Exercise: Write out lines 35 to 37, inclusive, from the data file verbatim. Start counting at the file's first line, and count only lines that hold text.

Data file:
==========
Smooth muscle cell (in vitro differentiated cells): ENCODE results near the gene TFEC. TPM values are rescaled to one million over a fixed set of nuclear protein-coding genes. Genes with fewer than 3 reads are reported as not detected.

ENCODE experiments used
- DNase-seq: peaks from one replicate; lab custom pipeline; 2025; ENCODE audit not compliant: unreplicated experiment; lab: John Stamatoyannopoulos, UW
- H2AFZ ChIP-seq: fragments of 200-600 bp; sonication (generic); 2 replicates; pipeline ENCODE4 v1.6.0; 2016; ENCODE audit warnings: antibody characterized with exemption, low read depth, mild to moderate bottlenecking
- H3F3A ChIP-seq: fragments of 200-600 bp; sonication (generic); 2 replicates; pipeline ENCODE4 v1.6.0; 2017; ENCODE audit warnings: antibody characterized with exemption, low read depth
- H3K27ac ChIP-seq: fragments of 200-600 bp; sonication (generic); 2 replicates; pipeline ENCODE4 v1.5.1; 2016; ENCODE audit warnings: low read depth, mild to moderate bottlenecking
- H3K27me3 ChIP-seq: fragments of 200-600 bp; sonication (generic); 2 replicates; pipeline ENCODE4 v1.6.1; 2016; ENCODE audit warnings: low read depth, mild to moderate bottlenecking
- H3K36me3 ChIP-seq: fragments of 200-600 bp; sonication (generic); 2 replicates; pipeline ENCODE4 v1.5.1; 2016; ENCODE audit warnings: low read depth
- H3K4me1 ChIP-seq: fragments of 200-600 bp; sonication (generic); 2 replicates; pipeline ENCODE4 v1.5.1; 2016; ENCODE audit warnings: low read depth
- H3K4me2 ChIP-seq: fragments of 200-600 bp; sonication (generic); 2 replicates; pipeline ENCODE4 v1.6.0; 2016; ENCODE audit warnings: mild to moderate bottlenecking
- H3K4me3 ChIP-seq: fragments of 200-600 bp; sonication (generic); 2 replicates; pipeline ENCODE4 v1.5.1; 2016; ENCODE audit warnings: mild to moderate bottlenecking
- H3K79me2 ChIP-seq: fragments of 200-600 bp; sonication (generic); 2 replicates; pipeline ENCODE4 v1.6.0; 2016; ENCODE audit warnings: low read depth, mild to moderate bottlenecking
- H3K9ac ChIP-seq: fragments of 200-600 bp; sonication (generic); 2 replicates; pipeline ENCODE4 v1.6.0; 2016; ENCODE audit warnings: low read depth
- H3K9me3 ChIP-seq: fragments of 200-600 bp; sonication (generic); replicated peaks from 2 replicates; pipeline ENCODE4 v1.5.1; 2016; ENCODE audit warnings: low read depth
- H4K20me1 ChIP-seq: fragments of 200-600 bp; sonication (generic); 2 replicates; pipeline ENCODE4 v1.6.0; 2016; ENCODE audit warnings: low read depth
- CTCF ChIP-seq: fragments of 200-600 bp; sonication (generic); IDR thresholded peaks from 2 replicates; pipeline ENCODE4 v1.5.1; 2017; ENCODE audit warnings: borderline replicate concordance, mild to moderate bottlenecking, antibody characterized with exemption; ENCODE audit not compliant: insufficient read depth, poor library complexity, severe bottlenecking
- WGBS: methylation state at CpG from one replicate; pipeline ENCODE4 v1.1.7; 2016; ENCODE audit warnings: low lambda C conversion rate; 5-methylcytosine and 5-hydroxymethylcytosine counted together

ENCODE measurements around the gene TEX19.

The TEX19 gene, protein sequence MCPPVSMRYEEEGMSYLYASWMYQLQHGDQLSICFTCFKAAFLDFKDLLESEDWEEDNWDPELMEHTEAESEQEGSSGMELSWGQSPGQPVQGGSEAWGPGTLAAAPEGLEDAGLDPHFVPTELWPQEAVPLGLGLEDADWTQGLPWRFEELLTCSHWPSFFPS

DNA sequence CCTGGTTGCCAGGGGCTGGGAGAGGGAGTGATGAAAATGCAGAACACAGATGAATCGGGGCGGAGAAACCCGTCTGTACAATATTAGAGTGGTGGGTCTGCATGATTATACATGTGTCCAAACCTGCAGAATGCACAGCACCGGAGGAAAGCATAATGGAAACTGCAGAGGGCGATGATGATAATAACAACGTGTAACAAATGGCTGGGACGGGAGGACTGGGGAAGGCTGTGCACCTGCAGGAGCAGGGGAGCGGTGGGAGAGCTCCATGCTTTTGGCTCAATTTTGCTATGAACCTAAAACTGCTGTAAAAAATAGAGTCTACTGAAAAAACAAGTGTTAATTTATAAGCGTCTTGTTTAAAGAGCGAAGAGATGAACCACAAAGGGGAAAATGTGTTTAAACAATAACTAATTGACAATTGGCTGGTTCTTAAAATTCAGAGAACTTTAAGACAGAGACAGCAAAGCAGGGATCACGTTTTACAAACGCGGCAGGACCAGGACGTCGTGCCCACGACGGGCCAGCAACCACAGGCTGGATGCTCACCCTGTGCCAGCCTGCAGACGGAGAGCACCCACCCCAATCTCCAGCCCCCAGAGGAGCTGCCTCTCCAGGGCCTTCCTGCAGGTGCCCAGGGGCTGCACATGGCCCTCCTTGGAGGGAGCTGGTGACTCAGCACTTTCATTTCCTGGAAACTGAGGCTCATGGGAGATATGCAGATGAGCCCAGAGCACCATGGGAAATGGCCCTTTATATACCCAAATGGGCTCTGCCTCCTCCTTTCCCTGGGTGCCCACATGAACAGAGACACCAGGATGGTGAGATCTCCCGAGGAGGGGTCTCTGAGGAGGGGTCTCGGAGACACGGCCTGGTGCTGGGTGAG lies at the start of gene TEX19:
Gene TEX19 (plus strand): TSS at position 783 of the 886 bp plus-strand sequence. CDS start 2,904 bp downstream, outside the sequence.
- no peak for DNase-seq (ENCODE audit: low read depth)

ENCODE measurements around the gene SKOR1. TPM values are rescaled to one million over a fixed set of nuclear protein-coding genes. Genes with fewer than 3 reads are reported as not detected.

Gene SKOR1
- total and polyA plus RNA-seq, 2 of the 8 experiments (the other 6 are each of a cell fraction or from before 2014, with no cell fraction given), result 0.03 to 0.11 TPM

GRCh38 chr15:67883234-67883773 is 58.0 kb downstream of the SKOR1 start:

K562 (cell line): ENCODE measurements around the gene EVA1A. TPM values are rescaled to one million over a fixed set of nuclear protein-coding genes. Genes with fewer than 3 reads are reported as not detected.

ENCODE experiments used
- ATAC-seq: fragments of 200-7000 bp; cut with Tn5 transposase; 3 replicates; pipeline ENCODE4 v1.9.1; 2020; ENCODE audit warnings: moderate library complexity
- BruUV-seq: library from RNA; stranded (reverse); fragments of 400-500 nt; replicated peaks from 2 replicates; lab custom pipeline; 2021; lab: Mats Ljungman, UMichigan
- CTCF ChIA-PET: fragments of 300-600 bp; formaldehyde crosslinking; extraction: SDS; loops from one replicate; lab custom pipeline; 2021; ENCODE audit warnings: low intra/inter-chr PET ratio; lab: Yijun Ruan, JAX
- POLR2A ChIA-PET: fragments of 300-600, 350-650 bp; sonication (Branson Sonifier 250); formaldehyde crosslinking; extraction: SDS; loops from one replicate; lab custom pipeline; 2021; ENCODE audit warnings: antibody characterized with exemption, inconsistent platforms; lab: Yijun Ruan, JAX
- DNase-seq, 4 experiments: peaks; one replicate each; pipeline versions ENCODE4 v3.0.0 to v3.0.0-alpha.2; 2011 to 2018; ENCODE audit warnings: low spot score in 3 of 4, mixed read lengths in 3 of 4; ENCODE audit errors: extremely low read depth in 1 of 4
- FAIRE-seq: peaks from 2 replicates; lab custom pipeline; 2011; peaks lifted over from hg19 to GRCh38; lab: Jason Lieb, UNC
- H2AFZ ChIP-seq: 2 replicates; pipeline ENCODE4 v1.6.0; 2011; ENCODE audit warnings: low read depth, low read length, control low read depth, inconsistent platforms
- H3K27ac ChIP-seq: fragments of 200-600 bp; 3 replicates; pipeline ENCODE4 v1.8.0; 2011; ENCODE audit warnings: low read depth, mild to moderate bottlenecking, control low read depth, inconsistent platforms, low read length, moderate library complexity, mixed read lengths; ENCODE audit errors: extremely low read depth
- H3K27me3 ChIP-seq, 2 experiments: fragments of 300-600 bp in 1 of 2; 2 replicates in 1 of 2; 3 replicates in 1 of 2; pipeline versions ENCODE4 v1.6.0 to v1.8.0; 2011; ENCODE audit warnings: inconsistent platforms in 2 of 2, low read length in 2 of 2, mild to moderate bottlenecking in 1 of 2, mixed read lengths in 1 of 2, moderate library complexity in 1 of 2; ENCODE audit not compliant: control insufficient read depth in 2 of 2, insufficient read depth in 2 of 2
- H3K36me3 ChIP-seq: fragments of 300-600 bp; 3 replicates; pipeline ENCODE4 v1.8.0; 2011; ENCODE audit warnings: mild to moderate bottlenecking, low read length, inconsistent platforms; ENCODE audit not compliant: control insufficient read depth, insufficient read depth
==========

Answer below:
- H2AFZ ChIP-seq: 2 replicates; pipeline ENCODE4 v1.6.0; 2011; ENCODE audit warnings: low read depth, low read length, control low read depth, inconsistent platforms
- H3K27ac ChIP-seq: fragments of 200-600 bp; 3 replicates; pipeline ENCODE4 v1.8.0; 2011; ENCODE audit warnings: low read depth, mild to moderate bottlenecking, control low read depth, inconsistent platforms, low read length, moderate library complexity, mixed read lengths; ENCODE audit errors: extremely low read depth
- H3K27me3 ChIP-seq, 2 experiments: fragments of 300-600 bp in 1 of 2; 2 replicates in 1 of 2; 3 replicates in 1 of 2; pipeline versions ENCODE4 v1.6.0 to v1.8.0; 2011; ENCODE audit warnings: inconsistent platforms in 2 of 2, low read length in 2 of 2, mild to moderate bottlenecking in 1 of 2, mixed read lengths in 1 of 2, moderate library complexity in 1 of 2; ENCODE audit not compliant: control insufficient read depth in 2 of 2, insufficient read depth in 2 of 2